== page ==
The Harare City Council is set to lose millions of dollars in labour settlements after a precedent was set in the case of four employees who won a legal battle leaving the HCC with an obligation to pay close to $8 million in labour awards.
This follows a boob made by HCC authorities in 2014 when they forced all employees who had reached the age of 60 into retirement and later made a dramatic U-Turn and acknowledged that the normal retirement age was 65 when the affected employees joined the organisation.
The ruling is set to open a floodgates of labour court loses aftyer close to 2000 employees were retired at 60, according to our source.
“What happened is when 2000 people were sent on forced retirement at the age of 60 between 2014 and 2016,the bosses later realised that they were also fast approaching the same age and they could not stand leaving their lucrative positions so they reverted to the age of 65 so that they would cling onto power.
“This development forced the retired aggrieved employees to take legal recourse contesting their forced retirement which they deemed discriminatory since some senior employees in management exceeded the age of 60,” explained our source.
The case which set precedence and opened a floodgates of more lawsuits in regard retirement age is that of Misheck Mubvumbi vs City of Harare heard at the Supreme Court Case No SC64/18 and presided over by Justice Rita Makarau on May 29 2018.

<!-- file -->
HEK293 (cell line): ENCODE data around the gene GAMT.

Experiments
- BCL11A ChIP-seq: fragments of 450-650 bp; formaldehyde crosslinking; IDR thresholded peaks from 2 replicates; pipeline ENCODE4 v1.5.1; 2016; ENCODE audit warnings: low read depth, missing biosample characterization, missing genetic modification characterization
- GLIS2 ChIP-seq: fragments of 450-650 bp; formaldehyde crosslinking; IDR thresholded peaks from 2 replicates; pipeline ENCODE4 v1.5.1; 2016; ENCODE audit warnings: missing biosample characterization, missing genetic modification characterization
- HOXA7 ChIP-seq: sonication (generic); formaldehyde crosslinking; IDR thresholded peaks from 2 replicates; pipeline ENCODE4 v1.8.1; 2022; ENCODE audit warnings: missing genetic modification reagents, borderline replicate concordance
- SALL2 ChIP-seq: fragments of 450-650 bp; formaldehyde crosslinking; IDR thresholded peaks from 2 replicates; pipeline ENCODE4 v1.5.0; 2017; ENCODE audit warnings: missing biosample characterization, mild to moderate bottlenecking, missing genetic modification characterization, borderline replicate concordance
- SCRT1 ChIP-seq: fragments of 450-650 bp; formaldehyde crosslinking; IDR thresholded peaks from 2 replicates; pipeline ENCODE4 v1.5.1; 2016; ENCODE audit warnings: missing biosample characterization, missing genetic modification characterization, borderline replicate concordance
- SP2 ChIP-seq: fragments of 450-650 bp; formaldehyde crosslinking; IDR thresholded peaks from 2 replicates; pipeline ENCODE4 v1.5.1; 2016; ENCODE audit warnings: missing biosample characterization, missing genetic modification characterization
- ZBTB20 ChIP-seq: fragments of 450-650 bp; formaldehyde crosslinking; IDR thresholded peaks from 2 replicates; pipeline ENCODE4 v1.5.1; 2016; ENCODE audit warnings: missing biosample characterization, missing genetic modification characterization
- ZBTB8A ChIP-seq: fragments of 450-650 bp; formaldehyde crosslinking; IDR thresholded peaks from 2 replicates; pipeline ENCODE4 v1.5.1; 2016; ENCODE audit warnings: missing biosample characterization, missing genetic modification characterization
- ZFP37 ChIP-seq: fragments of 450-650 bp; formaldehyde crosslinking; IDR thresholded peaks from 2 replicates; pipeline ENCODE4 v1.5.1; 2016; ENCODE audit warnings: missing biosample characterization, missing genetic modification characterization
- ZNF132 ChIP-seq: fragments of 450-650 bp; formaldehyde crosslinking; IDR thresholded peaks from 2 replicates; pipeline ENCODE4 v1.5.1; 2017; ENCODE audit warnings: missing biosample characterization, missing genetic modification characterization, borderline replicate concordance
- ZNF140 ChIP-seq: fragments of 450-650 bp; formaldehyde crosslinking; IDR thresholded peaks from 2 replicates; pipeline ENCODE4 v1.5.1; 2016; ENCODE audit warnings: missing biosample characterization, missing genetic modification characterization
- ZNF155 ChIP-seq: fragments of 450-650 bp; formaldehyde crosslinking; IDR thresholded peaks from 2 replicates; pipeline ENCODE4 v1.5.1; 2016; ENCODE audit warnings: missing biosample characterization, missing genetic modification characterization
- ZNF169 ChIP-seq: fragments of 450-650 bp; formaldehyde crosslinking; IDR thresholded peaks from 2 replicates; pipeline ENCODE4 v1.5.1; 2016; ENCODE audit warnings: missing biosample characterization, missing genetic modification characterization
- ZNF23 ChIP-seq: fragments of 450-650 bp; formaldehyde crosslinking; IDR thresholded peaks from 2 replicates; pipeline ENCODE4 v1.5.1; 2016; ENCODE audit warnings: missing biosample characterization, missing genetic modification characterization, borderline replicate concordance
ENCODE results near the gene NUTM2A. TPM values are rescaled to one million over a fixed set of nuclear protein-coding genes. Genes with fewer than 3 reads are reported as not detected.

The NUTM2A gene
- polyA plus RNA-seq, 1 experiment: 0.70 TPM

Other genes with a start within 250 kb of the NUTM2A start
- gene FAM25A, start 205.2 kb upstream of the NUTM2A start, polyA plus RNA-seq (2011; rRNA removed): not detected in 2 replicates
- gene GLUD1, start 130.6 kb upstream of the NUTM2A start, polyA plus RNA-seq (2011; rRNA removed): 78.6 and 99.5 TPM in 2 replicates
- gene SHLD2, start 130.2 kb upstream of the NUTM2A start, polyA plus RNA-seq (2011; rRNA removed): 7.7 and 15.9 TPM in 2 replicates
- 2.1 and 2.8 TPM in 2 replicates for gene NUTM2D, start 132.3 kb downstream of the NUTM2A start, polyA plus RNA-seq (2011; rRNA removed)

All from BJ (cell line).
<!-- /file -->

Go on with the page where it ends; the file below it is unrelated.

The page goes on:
Three more employees were also awarded close to $2 million each.
The figure was reached on the basis that these employees where retrenched in 2014, the Supreme Court handed down its judgment in 2018, implying that HCC has to pay them for the four years they were not at work plus damages in lieu of reinstatement because their positions were already filled by other people thus they cannot be reinstated.
According to our source the city fathers are obliged to calculate the employee’s monthly salary plus benefits and allowances, bonuses for four years thereby parting with millions of dollars.
According to court papers, HCC based its decision citing Clause 10(1) of Statutory Instrument 135 of 2012 and the Council Resolution of January 28 2014.
However, after perusing the two instruments, the aggrieved employees argued that both instruments do not relate to their contracts of employment but to Local Authority Pensions Regulations.
This publication is in possession of a copy of Justice Makarau’s Supreme Court ruling.
“The legal position present itself clearly to me that the regulations of a pension fund do not fit at the employee will retire from employment unless, expressly or impliedly, the employer and the employee agree that this be so, where therefore, an employer intends to apply the retirement age that is fixed by the pension fund for the purposes of retiring employees, it must impart this age, with the consent of the employees, into the conditions of service,” read part of the ruling.
HCC spokesperson Michael Chideme could not be reached for comment by the time of going to publication.